Sinusitis is inflammation of the sinus cavities. The sinus cavities are air-filled spaces in the skull. It may be:
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Acute sinusitis is often caused by an infection. It may be viral, bacterial, or fungal (rare). Chronic sinusitis may happen in people who are at higher risk of infection. It may also be due to irritation from contaminants in the air like smoking, pollution, or allergens.
Factors that may increase the chance of sinusitis include:
Problems with structures around the face may increase the risk of sinusitis. Examples include:
Chronic illnesses the increase risk of sinusitis include:
Sinusitis may cause:
The doctor will ask about symptoms and past health. A physical exam will be done. The doctor can diagnose sinusitis based on its symptoms and exam. More tests may be done if sinusitis is not responding to treatment or keeps coming back. Tests may include:
Most sinus infections will pass on their own in 7 to 10 days. Home care and medicine can help to manage symptoms.
Infections that last longer or keep coming back may need more care.
Congestion in the nasal and sinus passages cause pressure and pain. It can be loosened with:
Medicine may help manage symptoms until the sinusitis passes. Options may include:
Antibiotics are only effective for some sinus infections. They may be recommended if a sinus infection lasts longer than expected or keeps coming back.
The doctor may recommend surgery if sinusitis keeps coming back or is severe. Types of surgery that may help are:
To help reduce the chance of sinusitis:
American Academy of Otolaryngology—Head and Neck Surgery
National Institute of Allergy and Infectious Diseases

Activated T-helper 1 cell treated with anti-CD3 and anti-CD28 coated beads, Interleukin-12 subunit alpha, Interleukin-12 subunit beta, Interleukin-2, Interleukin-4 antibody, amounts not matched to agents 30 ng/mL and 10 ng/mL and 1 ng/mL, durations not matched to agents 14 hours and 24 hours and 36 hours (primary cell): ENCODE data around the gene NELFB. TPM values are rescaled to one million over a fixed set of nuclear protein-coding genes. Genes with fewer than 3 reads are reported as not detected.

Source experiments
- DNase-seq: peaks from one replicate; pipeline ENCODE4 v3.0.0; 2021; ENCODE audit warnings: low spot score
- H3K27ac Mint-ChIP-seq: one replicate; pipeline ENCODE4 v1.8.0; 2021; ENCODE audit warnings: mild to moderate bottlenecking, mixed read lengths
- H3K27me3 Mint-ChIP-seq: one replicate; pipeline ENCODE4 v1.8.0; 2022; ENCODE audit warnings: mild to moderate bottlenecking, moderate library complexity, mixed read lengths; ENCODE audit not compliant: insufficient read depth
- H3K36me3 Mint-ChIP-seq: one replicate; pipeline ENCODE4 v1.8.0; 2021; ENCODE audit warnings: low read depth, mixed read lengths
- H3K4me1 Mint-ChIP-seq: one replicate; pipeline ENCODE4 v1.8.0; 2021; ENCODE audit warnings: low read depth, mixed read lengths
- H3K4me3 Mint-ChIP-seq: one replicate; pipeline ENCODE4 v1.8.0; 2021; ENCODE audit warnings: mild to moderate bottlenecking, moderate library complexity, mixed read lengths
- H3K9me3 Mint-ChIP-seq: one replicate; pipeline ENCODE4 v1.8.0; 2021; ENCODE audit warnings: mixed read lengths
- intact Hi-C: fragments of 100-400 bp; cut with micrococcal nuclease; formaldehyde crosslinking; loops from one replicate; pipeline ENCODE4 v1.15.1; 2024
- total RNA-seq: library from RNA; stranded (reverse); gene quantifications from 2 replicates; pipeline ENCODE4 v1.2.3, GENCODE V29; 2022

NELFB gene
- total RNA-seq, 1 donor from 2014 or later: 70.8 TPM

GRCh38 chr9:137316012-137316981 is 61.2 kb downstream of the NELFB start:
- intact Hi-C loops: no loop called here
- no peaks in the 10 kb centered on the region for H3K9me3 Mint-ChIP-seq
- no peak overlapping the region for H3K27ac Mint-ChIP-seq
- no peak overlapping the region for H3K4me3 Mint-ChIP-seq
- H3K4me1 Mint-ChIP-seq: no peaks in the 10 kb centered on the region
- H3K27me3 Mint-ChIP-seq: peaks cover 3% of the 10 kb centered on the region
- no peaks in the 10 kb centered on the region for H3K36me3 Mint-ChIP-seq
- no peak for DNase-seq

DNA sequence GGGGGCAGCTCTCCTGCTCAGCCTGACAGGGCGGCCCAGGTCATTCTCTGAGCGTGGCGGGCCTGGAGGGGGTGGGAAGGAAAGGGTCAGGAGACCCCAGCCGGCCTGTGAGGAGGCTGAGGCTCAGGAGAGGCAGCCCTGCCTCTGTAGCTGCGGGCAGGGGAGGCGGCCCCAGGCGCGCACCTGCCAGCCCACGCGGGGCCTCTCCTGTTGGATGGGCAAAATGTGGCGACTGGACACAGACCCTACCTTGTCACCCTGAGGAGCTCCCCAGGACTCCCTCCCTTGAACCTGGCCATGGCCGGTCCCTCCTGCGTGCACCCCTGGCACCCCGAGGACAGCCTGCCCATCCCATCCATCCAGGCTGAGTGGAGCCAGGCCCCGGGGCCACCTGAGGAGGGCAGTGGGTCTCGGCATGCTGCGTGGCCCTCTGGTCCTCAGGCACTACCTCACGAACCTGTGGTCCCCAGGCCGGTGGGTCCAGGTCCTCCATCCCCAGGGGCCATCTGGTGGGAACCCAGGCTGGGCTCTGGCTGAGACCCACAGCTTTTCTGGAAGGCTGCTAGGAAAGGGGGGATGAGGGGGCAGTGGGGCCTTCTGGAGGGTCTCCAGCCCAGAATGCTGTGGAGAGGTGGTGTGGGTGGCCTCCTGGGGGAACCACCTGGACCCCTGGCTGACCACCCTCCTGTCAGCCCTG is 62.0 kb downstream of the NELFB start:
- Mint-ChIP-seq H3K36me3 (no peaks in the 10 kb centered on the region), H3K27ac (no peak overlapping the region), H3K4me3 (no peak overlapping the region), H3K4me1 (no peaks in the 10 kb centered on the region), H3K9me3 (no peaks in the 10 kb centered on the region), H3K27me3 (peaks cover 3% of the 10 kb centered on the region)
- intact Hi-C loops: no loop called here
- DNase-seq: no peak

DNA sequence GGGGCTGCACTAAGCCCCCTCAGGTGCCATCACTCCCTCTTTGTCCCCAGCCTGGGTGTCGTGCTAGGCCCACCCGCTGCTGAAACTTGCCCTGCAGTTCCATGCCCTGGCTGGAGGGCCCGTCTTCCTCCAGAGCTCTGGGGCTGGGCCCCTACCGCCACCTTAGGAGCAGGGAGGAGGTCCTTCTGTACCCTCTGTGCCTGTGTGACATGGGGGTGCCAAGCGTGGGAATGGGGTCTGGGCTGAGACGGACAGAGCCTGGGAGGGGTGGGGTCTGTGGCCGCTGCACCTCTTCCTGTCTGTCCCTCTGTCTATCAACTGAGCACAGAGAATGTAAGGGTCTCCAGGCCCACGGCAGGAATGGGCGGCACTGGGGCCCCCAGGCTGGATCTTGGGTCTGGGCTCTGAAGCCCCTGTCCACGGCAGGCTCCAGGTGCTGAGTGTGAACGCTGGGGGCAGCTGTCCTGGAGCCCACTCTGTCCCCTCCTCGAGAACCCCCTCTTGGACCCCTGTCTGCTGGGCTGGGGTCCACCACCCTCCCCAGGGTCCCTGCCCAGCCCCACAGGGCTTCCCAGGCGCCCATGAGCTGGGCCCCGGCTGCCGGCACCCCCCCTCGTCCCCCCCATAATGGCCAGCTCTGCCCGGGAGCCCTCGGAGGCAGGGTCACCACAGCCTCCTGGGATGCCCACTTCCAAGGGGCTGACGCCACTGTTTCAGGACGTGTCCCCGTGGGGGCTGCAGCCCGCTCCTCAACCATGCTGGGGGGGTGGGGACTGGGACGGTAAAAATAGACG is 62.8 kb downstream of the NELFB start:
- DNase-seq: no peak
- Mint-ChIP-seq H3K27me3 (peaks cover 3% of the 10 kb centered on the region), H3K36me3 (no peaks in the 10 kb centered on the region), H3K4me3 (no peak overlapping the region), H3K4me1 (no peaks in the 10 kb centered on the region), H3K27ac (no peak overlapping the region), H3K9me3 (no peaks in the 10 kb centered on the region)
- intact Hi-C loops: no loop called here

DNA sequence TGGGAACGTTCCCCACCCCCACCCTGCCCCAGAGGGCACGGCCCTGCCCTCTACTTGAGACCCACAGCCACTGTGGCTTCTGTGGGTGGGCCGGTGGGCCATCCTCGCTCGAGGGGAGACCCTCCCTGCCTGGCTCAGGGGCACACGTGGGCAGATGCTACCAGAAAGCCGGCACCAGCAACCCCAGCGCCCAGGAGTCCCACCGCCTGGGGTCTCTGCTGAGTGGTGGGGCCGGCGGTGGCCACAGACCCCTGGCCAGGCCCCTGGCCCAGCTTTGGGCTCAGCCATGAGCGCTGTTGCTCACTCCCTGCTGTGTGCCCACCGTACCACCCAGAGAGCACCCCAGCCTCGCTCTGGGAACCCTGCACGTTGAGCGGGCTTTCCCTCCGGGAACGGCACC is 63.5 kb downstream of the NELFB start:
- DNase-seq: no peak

Canadian Allergy, Asthma, and Immunology Foundation
Allergy, Asthma, and Immunology Society of Ontario
Acute sinusitis in adults. EBSCO DynaMed website. Available at: http://www.dynamed.com/topics/dmp~AN~T902952/Acute-sinusitis-in-adults. Accessed January 29, 2021.
Acute sinusitis in children. EBSCO DynaMed website. Available at: http://www.dynamed.com/topics/dmp~AN~T902949/Acute-rhinosinusitis-in-children. Accessed January 29, 2021.
Allergic rhinitis, sinusitis, and rhinosinusitis. American Academy of Otolaryngology—Head and Neck Surgery website. Available at: http://www.entnet.org/content/allergic-rhinitis-sinusitis-and-rhinosinusitis. Accessed January 29, 2021.
Aring AM, Chan MM. Acute rhinosinusitis in adults. Am Fam Physician. 2011;83(9):1057-1063.
Chronic rhinosinusitis. EBSCO DynaMed website. Available at: http://www.dynamed.com/topics/dmp~AN~T115673/Chronic-rhinosinusitis. Accessed January 29, 2021.
Okuyemi KS, Tsue TT. Radiologic imaging in the management of sinusitis. Am Fam Physician. 2002;66(10):1882-1886.
Stewart AE, Vaughan WC. Balloon sinuplasty versus surgical management of chronic rhinosinusitis. Curr Allergy Asthma Rep. 2010;10(3):181-187.
Last reviewed January 2021 by EBSCO Medical Review Board Shawna Grubb, RN Last Updated: 1/29/2021